You can re-use the tape for that ride and change it once you are home.

JTC
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Joined: Wed Oct 22, 2003 6:05 pm

by JTC

I second Ye Old Bald One. I find changing tubies easy. Last flat I had to change took about 5 min. Last clincher I changed took longer than that. I began cycling on clinchers and just recently got ride of all my clinchers and went with all tubies because clinchers are a hassle for me.

Joel
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by Joel

Personally, I like tubulars most for racing and when I glue them I put 3 layers of glue on the rim, so it takes some days.
I train on clinchers, because it's quite expensive when you have to buy a new tubular and an inner tires is much smaller and easier to put in your shirt.

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Bruiser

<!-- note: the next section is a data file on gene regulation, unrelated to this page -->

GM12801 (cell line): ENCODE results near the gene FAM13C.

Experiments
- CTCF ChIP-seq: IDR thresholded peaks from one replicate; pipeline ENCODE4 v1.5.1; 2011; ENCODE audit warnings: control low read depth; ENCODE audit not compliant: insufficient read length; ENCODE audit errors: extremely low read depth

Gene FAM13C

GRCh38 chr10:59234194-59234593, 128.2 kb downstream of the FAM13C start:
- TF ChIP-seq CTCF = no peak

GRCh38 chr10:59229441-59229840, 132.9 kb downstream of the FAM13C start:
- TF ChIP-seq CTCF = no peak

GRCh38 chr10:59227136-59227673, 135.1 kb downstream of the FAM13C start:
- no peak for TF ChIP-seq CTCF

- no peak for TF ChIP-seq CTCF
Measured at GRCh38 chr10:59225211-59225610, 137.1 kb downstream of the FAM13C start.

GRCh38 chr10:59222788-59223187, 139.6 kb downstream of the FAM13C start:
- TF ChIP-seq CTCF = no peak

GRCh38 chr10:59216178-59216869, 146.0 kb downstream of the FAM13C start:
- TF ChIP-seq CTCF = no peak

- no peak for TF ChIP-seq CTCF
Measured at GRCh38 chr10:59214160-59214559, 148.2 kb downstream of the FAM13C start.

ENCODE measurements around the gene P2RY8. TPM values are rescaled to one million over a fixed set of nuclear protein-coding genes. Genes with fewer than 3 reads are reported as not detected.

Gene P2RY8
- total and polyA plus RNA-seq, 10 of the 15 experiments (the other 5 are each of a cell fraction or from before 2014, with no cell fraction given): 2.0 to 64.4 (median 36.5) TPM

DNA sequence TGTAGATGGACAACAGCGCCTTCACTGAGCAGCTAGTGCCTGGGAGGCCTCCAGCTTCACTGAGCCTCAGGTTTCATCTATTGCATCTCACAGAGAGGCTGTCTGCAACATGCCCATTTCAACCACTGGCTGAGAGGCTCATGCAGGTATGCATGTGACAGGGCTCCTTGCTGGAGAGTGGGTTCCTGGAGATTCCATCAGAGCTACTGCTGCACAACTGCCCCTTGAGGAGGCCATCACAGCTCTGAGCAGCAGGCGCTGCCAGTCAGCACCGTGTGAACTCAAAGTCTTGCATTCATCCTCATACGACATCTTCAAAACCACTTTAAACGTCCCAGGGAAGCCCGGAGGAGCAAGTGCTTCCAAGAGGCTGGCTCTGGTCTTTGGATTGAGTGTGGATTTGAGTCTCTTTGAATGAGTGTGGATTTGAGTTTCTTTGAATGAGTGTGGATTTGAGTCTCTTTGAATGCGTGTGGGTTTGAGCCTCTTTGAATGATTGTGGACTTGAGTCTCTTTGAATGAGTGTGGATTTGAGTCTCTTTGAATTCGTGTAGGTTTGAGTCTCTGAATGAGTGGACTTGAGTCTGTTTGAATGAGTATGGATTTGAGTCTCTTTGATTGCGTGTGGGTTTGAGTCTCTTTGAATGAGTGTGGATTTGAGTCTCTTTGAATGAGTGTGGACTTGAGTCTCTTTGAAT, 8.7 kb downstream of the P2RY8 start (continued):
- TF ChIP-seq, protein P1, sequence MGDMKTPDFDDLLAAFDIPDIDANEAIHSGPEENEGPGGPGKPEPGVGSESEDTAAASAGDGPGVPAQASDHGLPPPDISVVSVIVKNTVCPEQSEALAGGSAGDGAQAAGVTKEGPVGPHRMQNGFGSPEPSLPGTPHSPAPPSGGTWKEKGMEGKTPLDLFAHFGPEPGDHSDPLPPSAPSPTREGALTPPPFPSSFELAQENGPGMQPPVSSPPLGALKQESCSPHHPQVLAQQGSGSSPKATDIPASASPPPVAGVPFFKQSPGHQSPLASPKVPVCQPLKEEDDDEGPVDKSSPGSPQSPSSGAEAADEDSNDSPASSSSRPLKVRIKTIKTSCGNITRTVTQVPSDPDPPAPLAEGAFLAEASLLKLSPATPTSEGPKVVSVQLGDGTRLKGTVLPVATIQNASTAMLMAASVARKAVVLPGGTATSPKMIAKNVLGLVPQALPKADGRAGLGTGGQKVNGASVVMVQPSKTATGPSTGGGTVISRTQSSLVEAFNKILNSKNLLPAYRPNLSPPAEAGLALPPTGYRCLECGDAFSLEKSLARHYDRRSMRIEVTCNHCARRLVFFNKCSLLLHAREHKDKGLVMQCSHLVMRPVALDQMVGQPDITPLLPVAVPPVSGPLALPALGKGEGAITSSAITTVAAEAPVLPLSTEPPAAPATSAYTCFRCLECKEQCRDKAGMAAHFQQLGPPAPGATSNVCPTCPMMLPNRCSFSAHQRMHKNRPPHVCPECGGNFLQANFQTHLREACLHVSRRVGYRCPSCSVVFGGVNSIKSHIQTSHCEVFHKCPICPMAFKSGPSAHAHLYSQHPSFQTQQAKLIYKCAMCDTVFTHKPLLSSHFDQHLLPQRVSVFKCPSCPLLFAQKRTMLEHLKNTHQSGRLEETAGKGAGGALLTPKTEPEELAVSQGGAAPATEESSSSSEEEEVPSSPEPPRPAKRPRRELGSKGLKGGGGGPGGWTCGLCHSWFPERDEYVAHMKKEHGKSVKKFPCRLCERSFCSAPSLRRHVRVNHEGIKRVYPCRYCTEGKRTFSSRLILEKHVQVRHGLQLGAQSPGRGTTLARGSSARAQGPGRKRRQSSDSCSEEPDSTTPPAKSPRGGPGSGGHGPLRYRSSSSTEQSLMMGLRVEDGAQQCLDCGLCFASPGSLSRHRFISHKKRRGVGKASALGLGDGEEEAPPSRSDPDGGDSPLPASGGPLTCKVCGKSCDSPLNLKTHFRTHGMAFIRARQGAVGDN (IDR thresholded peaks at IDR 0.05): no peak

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by Bruiser

Interesting responses keep them coming please.

Where I race has lots of thorns so I've been steering away from tubies.

Tubie wheelsets tend to have a deeper scetion and would weigh more than a shallow rim, however the aero advantage is important to me.

Does anyone have a list for

Lightest Tubular Wheelset Currently Available?

Brian

Racing Aardvark
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Location: Boulder, CO

by Racing Aardvark

Bruiser,
I race out in Colorado (and did the Tour of the Gila in New Mexico last year) on lightweight Tufo tubies. I've had ONE puncture, and it was a nasty piece of glass.

I had zero issues at the Gila, which is known for having goatheads everywhere, even with shooting up the shoulder of the road to move up in the pack.

I put the sealant in all my tufos, and couldn't be happier with it in my cross tires (which I have never flatted).

by Weenie


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Bruiser
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by Bruiser

How much does the sealant weigh? As we all get flats we should include the weight as part of the tyre.

We have catheads where I race but I imagine the probability of flats would be the same with clichers and tubies.

I've heard of riders using it with Tufo tyres, is it an option with other brands?

Brian